Information about an incident may also be collected differently across agencies and at different points in time, adding complexity to the analysis of incidents. Furthermore, due to matters of privacy and security, it may be difficult for agencies and services to exchange information, affecting the ability to build a comprehensive picture of incidents. There are also some aspects of family and domestic violence, such as financial deprivation, that may not be easily identifiable through counts of specific incidents.

Experience of victims and perpetrators

Information relating to the experience of victims and perpetrators can be used to identify population groups that are over-represented in both categories, and to profile high-risk groups. Information can also inform the needs of individuals and communities so that programs can be differentiated, as necessary, based on culture, socioeconomic status, gender and sexuality, place or location and other relevant individual attributes. Information can also be used to inform and educate the general public.

Another area for which an understanding of family, domestic and sexual violence incidents, victims and perpetrators is needed is the planning and provision of appropriately targeted services through various government and private systems. These services include:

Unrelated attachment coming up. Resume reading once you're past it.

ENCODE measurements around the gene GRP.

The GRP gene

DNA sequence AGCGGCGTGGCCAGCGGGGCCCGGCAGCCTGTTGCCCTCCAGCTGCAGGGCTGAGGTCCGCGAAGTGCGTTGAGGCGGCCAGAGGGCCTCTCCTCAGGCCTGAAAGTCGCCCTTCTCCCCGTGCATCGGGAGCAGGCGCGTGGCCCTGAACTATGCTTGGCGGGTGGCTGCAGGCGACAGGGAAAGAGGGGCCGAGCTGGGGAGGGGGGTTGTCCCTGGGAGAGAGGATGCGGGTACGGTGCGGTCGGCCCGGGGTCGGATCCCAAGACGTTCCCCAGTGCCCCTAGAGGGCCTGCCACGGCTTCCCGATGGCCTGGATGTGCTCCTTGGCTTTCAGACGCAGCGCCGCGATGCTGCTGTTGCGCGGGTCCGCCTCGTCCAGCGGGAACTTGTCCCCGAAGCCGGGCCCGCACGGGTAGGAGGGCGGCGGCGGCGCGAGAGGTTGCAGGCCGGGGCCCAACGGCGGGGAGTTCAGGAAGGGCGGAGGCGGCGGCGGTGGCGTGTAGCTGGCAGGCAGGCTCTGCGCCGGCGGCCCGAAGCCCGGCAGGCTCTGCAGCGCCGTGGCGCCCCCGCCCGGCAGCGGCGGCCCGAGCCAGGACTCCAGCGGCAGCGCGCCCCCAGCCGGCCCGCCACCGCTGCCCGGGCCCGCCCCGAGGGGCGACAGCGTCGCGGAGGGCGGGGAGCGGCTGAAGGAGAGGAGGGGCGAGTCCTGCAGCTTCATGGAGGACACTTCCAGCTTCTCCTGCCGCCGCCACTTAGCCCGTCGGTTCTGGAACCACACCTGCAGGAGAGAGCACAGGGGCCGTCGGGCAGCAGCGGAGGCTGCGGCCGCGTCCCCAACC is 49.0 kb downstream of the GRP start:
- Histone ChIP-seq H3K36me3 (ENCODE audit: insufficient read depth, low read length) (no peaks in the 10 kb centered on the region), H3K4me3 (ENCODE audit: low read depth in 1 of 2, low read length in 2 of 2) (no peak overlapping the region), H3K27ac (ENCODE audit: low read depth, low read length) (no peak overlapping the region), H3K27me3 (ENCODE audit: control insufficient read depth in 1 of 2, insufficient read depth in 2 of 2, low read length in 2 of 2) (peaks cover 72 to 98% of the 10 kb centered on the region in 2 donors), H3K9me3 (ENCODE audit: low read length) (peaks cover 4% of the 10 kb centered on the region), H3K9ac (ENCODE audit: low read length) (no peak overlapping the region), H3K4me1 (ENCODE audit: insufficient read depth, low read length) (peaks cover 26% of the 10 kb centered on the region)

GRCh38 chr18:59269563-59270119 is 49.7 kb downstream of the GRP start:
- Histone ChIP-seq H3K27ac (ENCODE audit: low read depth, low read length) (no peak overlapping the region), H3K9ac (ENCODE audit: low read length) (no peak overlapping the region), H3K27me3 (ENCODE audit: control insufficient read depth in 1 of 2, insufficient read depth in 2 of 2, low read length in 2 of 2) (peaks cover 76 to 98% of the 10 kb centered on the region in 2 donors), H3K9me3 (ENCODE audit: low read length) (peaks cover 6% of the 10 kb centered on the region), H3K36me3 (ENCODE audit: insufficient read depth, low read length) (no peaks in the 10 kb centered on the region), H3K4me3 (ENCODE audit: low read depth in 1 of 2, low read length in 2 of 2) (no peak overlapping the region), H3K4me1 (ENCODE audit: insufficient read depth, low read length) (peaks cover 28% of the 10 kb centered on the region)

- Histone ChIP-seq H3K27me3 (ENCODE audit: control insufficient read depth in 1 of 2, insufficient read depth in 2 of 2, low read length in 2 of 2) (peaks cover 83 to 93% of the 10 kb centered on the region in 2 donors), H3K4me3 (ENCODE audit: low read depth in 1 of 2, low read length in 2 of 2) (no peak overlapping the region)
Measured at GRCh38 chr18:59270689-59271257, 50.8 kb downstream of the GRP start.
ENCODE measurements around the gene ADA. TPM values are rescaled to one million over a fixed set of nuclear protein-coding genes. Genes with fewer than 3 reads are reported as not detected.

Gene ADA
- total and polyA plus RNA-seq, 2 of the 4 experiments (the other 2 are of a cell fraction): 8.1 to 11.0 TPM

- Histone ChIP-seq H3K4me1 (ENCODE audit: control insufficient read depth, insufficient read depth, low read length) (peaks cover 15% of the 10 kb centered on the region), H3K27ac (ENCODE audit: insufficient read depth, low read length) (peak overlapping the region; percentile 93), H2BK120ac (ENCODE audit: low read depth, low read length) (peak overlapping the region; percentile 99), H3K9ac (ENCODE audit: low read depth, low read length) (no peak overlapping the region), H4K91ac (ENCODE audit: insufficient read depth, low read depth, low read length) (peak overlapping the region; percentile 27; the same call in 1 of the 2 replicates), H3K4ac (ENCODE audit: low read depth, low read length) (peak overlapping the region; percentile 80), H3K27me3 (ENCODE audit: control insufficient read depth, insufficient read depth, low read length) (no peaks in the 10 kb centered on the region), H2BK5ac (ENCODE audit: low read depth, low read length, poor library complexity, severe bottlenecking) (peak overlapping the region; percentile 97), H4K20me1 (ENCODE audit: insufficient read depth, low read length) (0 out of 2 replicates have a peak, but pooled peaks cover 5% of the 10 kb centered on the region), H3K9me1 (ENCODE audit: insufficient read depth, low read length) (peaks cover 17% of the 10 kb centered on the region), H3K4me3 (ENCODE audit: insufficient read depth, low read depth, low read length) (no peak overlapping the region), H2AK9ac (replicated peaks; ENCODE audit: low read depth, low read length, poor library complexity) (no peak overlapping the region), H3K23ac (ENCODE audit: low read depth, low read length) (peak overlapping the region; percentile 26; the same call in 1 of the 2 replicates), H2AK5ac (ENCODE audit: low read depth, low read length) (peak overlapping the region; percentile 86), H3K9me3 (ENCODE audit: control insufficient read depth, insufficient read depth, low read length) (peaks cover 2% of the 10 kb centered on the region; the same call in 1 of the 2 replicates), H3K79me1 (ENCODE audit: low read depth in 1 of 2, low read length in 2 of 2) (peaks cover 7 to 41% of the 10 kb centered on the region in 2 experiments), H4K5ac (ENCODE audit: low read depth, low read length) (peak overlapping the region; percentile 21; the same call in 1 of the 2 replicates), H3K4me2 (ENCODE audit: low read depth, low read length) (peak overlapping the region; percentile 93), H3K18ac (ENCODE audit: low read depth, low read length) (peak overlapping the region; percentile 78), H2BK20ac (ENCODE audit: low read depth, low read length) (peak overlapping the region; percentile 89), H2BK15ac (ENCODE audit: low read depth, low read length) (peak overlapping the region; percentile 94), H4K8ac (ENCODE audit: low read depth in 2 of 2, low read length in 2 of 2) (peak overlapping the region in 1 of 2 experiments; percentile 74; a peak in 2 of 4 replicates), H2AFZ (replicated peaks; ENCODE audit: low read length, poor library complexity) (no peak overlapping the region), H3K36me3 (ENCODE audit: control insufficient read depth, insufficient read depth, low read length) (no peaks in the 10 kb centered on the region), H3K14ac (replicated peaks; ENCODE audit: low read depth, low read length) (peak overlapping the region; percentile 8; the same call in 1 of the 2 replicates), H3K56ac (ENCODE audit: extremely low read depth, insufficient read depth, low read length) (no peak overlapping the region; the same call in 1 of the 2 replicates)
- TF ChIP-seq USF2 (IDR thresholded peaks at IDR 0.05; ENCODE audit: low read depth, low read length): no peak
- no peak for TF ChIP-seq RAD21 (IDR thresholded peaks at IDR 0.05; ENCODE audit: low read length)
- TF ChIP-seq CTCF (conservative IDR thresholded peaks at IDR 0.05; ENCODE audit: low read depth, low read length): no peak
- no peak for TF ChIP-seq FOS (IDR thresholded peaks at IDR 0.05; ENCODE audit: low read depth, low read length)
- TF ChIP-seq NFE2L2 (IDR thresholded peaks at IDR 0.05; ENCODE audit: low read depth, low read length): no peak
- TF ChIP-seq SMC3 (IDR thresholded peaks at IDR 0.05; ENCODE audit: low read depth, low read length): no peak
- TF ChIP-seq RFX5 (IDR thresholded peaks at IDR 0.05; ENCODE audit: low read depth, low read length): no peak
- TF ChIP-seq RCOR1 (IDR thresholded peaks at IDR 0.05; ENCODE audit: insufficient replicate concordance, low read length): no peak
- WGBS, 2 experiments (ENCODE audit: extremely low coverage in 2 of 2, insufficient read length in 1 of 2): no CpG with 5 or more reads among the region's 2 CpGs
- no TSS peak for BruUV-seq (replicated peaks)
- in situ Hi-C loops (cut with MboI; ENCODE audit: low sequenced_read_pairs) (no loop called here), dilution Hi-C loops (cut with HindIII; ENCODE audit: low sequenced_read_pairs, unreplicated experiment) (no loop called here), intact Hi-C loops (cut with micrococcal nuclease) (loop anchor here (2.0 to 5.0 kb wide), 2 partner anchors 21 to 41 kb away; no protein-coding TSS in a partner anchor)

• police response;
  • court support services;
  • services dealing specifically with family, domestic and sexual violence;
  • health, medical, disability and community services;
  • treatment and rehabilitation programs;
  • child protection services; and
  • education and prevention programs.
     

Interactions between individuals and services take place within the context of perceptions and beliefs about family, domestic and sexual violence as well as the fear and possibility of recurrence of violence. Specific services may be required for different groups of people affected by family, domestic and sexual violence, and the ability to appropriately recognise these people is essential for providing appropriate services to reduce violence and other negative outcomes.